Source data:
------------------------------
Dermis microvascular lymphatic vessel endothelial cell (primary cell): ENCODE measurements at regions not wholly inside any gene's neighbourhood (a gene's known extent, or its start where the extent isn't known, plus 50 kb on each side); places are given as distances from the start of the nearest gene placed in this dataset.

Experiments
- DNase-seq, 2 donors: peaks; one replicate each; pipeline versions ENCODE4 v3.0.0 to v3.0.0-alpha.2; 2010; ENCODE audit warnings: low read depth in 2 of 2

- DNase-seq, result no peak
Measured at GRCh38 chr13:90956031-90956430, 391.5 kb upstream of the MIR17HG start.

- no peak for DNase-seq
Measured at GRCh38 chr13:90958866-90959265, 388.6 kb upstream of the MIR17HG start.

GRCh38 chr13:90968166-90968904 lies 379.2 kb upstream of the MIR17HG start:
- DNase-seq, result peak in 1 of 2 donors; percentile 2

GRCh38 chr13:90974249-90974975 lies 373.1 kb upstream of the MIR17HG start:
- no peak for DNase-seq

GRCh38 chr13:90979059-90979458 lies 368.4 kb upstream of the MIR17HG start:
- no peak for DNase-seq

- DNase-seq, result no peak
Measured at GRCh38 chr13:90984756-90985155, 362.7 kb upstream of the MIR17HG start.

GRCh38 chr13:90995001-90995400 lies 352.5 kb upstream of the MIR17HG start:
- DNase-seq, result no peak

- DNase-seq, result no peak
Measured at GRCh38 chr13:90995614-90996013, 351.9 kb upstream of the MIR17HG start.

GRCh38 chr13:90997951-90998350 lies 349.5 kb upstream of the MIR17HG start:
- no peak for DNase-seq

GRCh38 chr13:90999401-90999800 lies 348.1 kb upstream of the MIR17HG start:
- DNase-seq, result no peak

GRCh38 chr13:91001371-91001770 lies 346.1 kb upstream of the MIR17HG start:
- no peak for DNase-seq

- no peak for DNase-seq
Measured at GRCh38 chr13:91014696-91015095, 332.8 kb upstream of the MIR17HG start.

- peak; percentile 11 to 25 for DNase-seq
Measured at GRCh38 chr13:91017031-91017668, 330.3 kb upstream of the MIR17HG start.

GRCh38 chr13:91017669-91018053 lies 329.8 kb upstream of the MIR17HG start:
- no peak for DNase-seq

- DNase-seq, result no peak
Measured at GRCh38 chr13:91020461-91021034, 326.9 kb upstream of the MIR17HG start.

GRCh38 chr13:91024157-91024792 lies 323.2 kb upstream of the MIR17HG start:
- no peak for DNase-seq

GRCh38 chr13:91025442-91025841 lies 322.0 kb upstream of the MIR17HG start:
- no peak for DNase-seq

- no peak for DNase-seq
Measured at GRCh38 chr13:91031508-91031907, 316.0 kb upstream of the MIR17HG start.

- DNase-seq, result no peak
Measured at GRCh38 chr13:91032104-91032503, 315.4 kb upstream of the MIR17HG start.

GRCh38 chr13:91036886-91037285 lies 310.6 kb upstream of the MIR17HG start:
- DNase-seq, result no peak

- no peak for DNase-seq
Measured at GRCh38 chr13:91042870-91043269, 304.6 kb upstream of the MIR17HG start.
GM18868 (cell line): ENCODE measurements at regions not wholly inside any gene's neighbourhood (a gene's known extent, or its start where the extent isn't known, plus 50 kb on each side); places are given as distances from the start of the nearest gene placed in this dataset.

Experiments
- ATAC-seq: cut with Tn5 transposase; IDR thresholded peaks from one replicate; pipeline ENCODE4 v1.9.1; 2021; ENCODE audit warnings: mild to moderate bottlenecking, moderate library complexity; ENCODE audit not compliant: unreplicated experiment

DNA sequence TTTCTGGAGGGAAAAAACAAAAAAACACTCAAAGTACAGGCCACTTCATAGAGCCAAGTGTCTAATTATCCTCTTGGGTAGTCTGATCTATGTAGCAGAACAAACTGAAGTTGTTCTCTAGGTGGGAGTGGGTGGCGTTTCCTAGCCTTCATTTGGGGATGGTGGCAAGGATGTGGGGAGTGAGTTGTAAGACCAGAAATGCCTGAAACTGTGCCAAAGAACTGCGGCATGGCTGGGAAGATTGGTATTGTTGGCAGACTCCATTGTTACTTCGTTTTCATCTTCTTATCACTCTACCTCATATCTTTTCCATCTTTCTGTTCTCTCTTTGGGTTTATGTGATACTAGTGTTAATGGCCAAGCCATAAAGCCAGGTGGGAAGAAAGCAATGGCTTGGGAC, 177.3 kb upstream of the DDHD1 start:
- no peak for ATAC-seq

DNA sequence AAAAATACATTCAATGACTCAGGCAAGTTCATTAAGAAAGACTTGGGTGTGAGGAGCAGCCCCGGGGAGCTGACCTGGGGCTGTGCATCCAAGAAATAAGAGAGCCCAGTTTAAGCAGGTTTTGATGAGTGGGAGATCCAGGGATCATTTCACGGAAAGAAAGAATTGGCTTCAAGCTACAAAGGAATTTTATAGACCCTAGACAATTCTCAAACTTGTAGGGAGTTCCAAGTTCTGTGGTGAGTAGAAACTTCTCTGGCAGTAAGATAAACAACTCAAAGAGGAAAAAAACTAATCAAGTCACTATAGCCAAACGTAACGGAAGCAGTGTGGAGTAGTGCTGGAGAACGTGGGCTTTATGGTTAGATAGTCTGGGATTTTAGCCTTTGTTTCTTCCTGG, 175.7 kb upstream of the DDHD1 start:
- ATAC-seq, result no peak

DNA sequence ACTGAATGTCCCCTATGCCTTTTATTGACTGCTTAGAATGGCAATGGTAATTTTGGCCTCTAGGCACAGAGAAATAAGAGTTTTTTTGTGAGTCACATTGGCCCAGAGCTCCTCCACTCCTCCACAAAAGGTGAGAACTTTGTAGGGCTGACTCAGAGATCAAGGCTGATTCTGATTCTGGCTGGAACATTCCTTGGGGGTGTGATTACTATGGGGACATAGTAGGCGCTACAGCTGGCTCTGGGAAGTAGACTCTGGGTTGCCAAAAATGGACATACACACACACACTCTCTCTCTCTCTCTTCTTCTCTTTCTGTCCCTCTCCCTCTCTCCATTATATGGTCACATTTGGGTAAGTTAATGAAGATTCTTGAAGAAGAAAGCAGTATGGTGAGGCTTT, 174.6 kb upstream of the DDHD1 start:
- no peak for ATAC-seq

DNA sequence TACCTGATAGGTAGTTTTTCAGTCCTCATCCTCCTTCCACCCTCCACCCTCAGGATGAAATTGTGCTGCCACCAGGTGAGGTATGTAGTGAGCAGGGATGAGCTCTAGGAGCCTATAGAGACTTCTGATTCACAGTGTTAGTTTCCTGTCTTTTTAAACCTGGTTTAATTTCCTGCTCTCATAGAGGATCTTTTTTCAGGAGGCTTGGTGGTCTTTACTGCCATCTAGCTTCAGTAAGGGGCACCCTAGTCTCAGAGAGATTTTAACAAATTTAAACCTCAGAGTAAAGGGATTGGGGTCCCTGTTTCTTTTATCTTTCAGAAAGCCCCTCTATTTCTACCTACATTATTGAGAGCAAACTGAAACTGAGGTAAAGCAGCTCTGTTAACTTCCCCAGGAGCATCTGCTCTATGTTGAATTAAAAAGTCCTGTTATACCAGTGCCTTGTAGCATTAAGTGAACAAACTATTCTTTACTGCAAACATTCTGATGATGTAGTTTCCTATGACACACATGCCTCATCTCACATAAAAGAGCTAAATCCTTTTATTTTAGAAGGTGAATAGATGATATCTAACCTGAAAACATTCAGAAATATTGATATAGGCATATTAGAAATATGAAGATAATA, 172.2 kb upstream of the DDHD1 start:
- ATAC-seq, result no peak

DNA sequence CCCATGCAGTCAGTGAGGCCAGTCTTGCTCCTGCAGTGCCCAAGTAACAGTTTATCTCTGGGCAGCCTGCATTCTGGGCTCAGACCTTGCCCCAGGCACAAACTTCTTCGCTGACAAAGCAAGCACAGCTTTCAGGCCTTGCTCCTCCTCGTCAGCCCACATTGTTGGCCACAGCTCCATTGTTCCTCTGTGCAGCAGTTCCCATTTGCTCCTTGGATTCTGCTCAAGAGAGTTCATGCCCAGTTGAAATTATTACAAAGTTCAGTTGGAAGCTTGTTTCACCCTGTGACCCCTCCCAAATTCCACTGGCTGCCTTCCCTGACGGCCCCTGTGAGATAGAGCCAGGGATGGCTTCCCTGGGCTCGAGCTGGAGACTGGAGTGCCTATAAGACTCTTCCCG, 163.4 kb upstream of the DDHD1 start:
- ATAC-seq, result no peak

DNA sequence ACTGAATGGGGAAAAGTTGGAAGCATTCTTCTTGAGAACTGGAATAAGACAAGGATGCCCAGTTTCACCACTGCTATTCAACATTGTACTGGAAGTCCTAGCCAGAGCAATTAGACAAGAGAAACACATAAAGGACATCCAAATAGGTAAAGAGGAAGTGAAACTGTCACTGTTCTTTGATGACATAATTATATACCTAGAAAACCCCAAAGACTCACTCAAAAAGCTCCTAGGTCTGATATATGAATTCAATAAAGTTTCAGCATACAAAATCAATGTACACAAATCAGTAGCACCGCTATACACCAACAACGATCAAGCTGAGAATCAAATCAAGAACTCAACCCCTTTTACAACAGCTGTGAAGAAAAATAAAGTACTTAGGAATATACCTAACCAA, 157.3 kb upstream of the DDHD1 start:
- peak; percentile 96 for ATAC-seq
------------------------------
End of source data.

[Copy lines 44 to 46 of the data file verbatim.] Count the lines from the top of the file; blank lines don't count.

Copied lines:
- no peak for DNase-seq
Measured at GRCh38 chr13:91042870-91043269, 304.6 kb upstream of the MIR17HG start.
GM18868 (cell line): ENCODE measurements at regions not wholly inside any gene's neighbourhood (a gene's known extent, or its start where the extent isn't known, plus 50 kb on each side); places are given as distances from the start of the nearest gene placed in this dataset.